The New Zealand dollar fell against the greenback as cooling panic over tensions between the US and North Korea reinvigorated risk appetite, prompting a recovery in stocks on Wall Street.
The kiwi declined to 72.86 US cents as at 8am in Wellington from 73.07 cents yesterday. The trade-weighted index slipped to 76.86 from 76.93 yesterday.
Wall Street's 'fear gauge' - the Chicago Board Options Exchange's volatility index - fell 20 per cent to 12.38 as the White House moved to quell fears nuclear war with North Korea was imminent.
Escalating rhetoric from the White House spooked investors over the weekend, prompting a run on safe-haven assets such as the yen, however that reversed as the US administration moved on Sunday to quell the panic. US dollar index, a measure of the greenback against a basket of currencies, gained 0.4 per cent and the Standard & Poor's 500 index was up 1 per cent.
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"By all means, markets are right to be paring back on some of the panic after the White House took steps on Sunday to reassure us that nuclear war is not imminent," ANZ Bank New Zealand senior rates strategist David Croy said in a note.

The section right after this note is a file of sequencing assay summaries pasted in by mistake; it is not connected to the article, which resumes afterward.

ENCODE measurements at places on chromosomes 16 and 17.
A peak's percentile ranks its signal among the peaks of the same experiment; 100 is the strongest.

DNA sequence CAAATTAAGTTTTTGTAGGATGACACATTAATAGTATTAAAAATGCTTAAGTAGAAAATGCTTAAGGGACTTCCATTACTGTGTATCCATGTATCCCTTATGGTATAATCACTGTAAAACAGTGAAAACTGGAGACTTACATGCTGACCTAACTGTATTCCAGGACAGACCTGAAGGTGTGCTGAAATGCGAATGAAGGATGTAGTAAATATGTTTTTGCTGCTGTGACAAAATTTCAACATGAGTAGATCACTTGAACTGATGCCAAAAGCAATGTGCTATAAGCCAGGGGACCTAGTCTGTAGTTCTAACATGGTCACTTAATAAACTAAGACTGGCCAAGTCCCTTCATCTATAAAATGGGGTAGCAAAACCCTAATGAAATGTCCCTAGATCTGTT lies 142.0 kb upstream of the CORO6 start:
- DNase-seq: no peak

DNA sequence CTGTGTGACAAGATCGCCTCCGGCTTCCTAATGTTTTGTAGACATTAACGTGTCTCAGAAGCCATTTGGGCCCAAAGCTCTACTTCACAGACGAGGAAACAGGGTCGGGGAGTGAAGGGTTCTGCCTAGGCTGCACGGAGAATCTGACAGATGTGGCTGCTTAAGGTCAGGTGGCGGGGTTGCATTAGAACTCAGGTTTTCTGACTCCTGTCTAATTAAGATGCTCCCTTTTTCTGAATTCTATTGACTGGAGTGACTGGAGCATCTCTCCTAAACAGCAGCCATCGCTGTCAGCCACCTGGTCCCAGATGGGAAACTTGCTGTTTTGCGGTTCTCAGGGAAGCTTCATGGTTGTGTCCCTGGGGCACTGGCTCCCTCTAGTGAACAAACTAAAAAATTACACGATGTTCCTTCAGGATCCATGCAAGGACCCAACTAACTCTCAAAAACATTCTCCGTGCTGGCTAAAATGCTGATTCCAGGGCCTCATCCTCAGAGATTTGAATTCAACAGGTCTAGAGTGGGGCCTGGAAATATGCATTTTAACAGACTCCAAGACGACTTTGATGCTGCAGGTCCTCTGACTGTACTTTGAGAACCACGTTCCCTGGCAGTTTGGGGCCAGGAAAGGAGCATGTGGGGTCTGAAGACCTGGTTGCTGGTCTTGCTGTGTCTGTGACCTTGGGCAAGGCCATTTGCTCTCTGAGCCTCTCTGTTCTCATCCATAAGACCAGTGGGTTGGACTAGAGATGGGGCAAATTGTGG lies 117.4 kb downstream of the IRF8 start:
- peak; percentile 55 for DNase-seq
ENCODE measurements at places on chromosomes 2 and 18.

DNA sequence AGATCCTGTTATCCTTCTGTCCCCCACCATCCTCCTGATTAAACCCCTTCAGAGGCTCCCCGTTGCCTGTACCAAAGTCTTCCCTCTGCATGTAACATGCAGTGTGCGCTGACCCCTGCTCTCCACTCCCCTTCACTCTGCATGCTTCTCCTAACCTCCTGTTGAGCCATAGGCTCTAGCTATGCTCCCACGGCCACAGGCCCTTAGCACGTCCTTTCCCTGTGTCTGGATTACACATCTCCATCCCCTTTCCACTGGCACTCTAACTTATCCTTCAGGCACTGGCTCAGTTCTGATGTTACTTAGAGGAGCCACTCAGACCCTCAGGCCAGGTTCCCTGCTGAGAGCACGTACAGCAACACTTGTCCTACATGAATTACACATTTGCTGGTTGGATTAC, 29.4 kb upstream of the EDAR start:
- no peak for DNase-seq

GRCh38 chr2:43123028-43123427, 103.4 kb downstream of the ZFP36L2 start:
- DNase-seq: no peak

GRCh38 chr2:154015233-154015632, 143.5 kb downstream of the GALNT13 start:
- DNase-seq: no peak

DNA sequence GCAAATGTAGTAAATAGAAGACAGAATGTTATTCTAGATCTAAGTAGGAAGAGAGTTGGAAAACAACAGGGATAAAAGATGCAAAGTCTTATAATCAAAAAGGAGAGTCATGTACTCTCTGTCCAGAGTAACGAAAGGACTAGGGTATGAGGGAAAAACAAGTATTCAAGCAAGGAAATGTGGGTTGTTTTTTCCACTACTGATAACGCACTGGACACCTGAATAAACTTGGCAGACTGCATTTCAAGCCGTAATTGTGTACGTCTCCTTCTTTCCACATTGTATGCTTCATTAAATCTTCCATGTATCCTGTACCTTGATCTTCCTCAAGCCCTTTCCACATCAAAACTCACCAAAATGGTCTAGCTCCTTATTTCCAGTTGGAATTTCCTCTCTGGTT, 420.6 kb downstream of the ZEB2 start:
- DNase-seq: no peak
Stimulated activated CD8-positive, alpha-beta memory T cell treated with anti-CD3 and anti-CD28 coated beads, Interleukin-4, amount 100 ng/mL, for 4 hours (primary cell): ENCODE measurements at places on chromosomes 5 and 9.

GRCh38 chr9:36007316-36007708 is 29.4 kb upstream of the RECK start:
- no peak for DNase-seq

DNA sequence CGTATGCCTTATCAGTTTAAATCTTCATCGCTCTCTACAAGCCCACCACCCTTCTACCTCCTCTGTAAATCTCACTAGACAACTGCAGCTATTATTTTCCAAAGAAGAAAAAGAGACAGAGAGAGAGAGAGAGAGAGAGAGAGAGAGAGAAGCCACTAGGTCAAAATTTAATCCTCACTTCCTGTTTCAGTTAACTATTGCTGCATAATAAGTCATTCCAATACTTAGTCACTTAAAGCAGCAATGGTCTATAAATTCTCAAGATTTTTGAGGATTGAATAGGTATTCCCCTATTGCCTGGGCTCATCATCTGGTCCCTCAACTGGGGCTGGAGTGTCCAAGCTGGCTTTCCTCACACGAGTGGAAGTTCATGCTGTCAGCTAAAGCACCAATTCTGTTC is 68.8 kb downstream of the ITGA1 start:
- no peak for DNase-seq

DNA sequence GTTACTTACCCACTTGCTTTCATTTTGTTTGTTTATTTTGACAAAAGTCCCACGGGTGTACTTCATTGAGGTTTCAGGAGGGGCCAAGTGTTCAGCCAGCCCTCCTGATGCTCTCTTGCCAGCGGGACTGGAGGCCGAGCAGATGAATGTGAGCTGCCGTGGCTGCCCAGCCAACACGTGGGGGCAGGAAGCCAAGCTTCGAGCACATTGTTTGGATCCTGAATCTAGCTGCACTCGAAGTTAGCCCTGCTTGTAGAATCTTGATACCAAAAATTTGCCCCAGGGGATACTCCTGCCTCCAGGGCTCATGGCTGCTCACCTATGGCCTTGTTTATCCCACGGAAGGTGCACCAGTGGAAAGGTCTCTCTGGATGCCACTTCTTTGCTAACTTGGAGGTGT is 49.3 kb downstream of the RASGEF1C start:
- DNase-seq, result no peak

"But at the same time, having ratcheted up the rhetoric this far, it is hard to see either side backing down significantly and we doubt we've seen the last of this 'issue'."
No local data is scheduled for today and investors will keep tabs on the upcoming GlobalDairy Trade auction tonight, which is expected to show a rise in dairy prices.
Croy said geopolitics will stay a key theme for investors, but wasn't convinced the kiwi dollar should be in a downtrend given the greenback's woes.
"New Zealand's story is pretty good, and we expect tomorrow's GDT (GlobalDairyTrade) auction to underscore that, with prices up about 3 per cent," Croy said. "The theme of rate convergence is back in vogue amid the low inflation backdrop, and if that has any legs, NZ term interest rates need to fall, and for that to happen, buyers need to engaged, which should keep NZD bid."
The kiwi rose to 92.77 Australian cents from 92.53 cents yesterday ahead of an Australian consumer confidence survey, and slipped to 4.8601 Chinese yuan from 4.8682 yuan after data yesterday showed the world's second-biggest economy reported slowing industrial production and retail sales in July.
The local currency was almost unchanged at 61.80 euro cents from 61.81 cents and traded at 56.18 British pence from 56.15 pence. It slipped to 79.90 yen from 80.03 yen yesterday.